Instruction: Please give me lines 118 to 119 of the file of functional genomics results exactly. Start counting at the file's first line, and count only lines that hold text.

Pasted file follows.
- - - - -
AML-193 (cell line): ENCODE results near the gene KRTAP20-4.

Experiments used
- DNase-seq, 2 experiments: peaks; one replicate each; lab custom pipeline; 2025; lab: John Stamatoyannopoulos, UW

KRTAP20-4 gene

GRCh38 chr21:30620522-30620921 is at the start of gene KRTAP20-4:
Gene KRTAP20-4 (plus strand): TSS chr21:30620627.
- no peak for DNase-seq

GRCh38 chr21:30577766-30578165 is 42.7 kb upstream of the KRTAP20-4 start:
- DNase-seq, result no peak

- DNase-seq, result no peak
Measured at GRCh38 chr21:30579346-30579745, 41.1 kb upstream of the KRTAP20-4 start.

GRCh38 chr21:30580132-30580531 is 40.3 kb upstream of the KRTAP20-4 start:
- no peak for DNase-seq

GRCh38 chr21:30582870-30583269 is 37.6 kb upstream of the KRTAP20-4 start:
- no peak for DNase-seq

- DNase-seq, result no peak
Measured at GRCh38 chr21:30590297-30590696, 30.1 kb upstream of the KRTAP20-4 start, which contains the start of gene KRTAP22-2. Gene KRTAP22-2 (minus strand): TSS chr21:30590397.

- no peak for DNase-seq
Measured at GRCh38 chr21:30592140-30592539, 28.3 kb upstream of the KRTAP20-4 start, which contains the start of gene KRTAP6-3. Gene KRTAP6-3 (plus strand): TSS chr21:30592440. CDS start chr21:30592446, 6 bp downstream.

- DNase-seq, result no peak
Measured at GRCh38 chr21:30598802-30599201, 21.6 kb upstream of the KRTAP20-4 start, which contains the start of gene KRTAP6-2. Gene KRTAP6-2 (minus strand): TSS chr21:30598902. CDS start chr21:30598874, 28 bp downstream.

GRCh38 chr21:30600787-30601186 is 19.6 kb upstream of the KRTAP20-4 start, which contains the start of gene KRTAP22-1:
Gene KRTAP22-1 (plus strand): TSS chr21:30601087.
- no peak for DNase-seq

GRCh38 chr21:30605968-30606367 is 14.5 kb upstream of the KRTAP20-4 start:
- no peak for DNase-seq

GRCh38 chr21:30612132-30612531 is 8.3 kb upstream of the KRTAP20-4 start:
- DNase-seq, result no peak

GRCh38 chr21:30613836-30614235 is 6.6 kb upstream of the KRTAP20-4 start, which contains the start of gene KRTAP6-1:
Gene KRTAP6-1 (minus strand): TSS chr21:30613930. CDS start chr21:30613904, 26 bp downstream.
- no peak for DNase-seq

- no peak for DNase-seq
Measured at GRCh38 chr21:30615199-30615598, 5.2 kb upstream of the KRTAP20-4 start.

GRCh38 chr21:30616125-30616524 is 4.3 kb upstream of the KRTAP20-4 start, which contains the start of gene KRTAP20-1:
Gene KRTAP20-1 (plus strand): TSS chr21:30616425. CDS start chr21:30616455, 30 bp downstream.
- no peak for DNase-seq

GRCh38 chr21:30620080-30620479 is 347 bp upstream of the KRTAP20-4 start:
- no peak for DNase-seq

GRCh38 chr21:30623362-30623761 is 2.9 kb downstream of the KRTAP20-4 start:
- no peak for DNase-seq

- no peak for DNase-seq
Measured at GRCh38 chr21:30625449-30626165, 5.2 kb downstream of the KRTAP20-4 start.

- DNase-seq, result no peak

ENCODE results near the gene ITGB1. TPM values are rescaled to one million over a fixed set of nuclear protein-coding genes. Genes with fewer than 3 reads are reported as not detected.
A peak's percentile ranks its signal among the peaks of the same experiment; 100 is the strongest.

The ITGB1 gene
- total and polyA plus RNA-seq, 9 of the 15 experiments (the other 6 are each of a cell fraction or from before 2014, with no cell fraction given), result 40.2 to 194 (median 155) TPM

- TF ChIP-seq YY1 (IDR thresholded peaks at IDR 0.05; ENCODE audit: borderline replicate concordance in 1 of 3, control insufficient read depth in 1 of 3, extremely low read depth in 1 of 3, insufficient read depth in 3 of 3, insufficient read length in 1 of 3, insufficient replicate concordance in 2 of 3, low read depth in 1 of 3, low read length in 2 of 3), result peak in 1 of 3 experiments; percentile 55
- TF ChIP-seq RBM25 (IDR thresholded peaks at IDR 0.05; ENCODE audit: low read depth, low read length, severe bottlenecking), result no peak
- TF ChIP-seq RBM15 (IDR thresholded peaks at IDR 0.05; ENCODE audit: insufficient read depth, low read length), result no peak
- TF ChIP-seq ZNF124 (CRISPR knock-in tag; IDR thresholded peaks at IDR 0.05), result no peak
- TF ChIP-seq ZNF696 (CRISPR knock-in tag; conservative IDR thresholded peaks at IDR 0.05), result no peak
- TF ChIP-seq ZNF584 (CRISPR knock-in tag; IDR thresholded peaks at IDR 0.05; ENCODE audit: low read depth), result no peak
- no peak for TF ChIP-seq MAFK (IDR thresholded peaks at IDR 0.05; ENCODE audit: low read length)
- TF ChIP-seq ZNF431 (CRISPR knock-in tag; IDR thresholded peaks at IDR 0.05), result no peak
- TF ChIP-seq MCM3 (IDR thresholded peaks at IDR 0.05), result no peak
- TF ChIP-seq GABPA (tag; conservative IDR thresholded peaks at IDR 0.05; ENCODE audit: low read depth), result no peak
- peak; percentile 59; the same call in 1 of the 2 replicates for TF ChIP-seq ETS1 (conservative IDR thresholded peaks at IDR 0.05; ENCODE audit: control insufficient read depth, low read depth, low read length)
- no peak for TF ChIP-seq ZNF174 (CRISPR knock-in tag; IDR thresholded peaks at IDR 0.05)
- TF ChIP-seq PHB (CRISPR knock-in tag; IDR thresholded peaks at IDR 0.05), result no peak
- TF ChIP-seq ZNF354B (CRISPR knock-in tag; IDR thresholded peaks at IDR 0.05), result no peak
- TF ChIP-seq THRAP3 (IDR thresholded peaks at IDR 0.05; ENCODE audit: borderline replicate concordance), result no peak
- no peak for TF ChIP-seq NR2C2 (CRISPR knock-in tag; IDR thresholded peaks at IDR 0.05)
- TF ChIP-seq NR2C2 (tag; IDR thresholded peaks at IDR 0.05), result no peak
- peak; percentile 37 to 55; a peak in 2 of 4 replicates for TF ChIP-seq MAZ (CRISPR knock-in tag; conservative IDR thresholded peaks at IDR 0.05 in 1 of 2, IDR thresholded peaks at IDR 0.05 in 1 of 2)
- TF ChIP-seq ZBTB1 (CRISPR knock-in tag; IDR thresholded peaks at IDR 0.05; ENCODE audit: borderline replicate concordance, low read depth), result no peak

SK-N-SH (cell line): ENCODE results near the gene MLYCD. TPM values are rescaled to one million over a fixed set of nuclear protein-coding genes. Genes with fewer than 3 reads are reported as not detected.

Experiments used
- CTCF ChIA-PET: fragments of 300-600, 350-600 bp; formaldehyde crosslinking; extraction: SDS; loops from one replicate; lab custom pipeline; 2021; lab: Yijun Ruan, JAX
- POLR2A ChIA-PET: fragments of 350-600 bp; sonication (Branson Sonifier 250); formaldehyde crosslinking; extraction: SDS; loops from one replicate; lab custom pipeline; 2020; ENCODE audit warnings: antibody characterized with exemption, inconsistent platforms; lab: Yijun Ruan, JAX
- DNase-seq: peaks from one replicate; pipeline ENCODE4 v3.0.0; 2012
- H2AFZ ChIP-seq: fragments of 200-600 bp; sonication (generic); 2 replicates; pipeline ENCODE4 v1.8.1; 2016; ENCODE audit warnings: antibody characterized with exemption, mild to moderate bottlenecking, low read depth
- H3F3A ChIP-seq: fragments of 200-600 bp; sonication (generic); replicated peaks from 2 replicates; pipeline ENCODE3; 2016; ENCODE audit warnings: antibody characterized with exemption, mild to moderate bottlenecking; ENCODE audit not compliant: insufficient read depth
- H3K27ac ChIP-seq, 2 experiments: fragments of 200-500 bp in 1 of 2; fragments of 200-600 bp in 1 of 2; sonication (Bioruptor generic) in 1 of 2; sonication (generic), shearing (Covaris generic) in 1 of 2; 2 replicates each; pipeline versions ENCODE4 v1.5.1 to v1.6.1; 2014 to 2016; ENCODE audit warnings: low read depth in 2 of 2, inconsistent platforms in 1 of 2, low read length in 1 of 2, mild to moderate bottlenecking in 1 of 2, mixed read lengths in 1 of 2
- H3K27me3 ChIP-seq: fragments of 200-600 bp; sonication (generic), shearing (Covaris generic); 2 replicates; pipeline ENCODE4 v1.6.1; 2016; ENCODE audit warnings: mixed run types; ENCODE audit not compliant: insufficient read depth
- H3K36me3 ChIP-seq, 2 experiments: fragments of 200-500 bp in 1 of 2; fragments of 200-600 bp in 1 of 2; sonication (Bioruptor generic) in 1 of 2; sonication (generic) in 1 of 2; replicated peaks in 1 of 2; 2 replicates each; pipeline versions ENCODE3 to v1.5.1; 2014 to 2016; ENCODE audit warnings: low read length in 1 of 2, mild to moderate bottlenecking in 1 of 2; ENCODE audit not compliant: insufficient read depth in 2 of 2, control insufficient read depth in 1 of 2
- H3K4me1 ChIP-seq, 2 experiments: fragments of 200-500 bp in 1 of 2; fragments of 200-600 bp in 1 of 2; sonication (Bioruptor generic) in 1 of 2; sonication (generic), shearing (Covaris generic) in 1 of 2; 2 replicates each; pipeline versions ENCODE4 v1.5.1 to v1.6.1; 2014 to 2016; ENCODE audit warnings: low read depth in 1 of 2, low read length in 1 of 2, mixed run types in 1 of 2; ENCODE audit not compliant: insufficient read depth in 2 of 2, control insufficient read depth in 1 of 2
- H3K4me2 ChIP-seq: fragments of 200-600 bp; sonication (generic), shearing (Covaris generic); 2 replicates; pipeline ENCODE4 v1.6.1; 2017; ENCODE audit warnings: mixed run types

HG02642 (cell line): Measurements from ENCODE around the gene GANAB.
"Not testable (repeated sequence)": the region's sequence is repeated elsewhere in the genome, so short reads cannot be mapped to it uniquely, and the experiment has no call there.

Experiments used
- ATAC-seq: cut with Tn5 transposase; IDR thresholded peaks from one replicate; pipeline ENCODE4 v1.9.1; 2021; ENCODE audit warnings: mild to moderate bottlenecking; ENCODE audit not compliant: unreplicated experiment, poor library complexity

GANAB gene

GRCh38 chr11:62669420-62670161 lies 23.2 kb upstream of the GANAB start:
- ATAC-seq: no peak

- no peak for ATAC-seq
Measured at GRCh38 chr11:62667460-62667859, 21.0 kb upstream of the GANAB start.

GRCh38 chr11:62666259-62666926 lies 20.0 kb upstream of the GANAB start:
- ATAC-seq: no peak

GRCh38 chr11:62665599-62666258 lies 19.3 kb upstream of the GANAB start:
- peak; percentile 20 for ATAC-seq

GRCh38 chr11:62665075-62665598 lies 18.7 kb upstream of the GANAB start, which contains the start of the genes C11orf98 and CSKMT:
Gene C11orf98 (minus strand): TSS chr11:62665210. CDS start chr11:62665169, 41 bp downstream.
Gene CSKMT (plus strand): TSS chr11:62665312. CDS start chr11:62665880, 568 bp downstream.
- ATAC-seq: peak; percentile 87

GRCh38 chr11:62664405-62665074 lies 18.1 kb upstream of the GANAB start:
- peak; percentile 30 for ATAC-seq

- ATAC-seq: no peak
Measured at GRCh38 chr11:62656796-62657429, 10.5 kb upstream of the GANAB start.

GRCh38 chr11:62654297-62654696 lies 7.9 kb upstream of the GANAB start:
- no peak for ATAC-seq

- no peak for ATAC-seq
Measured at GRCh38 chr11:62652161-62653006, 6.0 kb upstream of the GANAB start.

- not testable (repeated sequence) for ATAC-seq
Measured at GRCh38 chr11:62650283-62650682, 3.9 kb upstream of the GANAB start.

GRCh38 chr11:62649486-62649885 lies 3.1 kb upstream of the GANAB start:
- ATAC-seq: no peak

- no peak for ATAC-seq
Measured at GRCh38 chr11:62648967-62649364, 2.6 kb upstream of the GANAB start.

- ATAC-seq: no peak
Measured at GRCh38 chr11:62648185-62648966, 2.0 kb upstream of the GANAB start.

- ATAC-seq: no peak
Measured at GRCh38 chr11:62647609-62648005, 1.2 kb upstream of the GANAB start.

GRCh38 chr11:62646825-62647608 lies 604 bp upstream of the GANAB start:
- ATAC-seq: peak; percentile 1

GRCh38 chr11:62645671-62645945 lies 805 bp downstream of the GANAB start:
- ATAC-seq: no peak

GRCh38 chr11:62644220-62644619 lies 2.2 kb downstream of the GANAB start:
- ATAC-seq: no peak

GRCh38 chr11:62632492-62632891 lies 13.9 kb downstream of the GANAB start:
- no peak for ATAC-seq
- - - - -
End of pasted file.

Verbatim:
GRCh38 chr11:62644220-62644619 lies 2.2 kb downstream of the GANAB start:
- ATAC-seq: no peak